Lights Made in USA

I too would pay triple. As it stands now, we all pay much more than the sticker price for Chinese products. The real cost of those products include unemployment benefits, hospital bills, lost productivity due to illness and death, national security expenses (overt and covert), and a loss of political economic leverage related to China owning our ass. The problem that fosters this self- destructive behavior is that a disproportionate amount of the real cost of Chinese Christmas lights is borne by people other than those purchasing them, and the incentives posed by near-exponential mark-ups by "American" importers.

UNSUBSTANTIATED CLAIMS???

I appreciate your article but I take issue with your remark concerning 'unsubstantiated claims about Christian slave labor.'
The substantiated sources are available for those who care and want to know. Voice of the Martyrs has been an organization with impeccable integrity for many years and they have people on the ground in China working to help get Christian prisoners released and taking care of the prisoners families. They are imprisoned simply because they do not belong to the government approved, compromised church system in China. And yes, they are forced into slave labor, and often brutally tortured. Go to youtube and watch the VOM video Sarah's Trail of Blood. In it, she describes her punishment and being forced to work in a prison 'making CHRISTMAS TREE LIGHTS. I personally know people who work with Voice of the Martyrs both here and in other lands and I know that when they report something, it has been substantiated.

It would be great if you post

It would be great if you post some links to some of those resources here. I would like to know more about it and I'm sure everyone else following the comments on this article would as well.

LED Christmas Lights not made in China?

Personally I've been looking for LED christmas lights not made in China. I understand the process of manufacturing is labor intensive, but that is only a small part of the full process. I see no reason why copper-wire, leds, and other components cannot be made by automated process in America then assembled in Mexico or Central America where labor intensive activity is required. Then at least it would be partly made in America. Make it in China and it is completely made in China, which, unlike manufacture in Mexico, is of absolutely no benefit to America.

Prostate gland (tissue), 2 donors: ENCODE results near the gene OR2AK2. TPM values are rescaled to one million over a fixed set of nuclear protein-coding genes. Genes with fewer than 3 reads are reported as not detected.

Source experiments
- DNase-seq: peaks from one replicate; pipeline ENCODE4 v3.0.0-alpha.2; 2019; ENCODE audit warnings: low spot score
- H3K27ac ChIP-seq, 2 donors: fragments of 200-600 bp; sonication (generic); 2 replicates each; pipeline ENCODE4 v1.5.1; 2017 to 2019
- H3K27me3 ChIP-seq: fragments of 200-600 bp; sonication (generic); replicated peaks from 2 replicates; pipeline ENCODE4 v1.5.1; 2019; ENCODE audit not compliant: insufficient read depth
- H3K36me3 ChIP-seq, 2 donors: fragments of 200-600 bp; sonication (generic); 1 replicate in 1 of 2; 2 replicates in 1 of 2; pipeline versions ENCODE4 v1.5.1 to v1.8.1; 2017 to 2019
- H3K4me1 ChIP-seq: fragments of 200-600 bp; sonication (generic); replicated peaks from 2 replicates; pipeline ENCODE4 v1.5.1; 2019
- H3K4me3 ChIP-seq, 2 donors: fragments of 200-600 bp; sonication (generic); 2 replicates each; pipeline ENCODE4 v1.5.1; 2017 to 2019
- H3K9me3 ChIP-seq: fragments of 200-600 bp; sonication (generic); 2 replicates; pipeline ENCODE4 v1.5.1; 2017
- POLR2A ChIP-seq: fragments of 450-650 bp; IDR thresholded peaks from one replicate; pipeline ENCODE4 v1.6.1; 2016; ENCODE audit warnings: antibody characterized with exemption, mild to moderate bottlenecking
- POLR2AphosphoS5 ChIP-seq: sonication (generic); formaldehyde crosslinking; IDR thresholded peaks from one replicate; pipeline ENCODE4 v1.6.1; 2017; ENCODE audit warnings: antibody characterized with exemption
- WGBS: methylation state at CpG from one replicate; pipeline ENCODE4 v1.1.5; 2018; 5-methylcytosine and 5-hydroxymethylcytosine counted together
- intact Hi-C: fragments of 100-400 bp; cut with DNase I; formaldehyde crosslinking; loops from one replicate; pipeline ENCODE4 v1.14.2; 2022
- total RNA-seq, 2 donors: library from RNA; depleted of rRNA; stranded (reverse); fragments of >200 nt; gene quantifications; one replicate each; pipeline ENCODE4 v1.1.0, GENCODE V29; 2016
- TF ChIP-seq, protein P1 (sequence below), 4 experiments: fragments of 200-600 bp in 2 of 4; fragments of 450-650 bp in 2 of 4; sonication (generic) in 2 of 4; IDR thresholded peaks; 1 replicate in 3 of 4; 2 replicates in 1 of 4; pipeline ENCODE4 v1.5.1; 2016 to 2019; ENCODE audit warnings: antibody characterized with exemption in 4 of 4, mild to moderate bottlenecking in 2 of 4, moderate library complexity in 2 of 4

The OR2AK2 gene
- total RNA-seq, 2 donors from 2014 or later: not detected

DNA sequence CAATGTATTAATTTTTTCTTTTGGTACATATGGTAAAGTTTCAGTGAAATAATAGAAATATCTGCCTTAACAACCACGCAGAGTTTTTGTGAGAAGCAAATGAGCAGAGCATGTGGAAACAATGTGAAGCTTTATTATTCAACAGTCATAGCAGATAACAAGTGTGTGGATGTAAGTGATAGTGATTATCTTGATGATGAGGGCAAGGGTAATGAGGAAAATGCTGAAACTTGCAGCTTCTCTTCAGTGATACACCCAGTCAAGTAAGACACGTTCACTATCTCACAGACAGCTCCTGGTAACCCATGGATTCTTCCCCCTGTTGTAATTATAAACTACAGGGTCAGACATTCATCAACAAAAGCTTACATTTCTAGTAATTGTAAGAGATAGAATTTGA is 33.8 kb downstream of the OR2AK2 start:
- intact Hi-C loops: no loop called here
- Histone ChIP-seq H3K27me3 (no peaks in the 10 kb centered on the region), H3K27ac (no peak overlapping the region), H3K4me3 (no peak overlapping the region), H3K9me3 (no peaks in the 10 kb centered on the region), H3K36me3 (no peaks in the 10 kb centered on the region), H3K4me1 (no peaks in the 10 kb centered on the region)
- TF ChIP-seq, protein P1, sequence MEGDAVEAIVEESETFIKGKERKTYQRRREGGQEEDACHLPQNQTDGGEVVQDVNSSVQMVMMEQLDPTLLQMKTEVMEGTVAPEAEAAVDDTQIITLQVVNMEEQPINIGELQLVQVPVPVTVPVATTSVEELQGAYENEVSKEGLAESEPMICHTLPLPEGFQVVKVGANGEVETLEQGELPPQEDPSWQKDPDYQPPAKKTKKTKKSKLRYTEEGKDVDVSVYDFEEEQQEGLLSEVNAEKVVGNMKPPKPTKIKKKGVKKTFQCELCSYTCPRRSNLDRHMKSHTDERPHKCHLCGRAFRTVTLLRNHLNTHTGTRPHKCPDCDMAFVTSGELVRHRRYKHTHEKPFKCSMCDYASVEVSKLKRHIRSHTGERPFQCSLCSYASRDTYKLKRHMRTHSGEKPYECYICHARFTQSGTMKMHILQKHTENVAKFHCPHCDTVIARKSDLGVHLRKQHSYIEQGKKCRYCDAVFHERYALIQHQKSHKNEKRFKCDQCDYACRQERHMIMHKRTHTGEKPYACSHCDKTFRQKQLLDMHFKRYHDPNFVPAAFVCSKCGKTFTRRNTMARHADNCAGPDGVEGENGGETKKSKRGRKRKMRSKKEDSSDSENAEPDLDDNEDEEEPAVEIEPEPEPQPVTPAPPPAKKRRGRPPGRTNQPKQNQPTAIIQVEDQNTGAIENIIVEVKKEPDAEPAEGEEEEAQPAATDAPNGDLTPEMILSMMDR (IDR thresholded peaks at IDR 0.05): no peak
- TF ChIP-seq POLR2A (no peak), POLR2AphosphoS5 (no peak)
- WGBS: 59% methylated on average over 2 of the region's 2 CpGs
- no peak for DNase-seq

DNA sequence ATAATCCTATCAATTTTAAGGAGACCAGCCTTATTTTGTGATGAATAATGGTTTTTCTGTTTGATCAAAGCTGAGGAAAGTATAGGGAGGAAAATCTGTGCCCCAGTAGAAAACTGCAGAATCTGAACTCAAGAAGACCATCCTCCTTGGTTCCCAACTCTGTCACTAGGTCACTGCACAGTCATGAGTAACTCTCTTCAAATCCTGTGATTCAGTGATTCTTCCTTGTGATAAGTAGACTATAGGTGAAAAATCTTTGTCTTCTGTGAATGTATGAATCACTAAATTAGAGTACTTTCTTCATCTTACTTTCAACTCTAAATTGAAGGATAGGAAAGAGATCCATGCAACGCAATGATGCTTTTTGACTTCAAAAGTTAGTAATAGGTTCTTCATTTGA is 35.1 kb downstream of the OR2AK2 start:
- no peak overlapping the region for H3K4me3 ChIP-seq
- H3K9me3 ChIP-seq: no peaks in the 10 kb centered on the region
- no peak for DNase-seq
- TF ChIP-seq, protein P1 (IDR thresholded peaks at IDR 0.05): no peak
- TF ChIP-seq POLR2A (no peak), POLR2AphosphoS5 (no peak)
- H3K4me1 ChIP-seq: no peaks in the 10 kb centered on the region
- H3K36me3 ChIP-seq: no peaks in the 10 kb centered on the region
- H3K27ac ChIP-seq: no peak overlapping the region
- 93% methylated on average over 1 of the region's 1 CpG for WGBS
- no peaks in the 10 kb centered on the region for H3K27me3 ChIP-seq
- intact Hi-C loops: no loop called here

Made in China

"We strongly believe in supporting the American economy and try to purchase American made products whenever possible. However, in many cases American made products simply aren't available. Producing Christmas lights in the United States is not feasible now and probably will not be in the future so we are focused on helping the Michigan and U.S. economies by growing our business and hiring new employees."

If you don't believe in moving production to the United States, what do you think that we can do. If Christmas lights can't be made here, what can? If you marketed USA made Christmas lights properly, people may purchase them even for 3x the price.

If this is not the cae, then we need to be advocating for protective tariffs on these and many other manufactured goods.

Besides, even though labor costs are 3x as much, that doesn't mean that the product will cost that much more when it reaches the shelves of a greedy retailer. When Nikes began producing their trash shoes in Indonesia, did the price drop from $89.99 per shoe? NO. The price did not change, but someone profited. The question is who?

Over the last 3 decades, we have experienced the largest transfer of wealth from the middle class to the Uber Rich in terms of real and paper profits.

I, for one, am sick of all of this rot.

here is an article about Christian pastors in China

http://www.renewamerica.com/columns/swank/071223

I first learned about it a few years ago through www.lightsofchristmas.org which is no longer running. This article is the only thing I could find at the moment. I don't know anything about RenewAmerica.com but at first glance seems to be a "Christian America" site, which I would not agree with, but that is besides the point.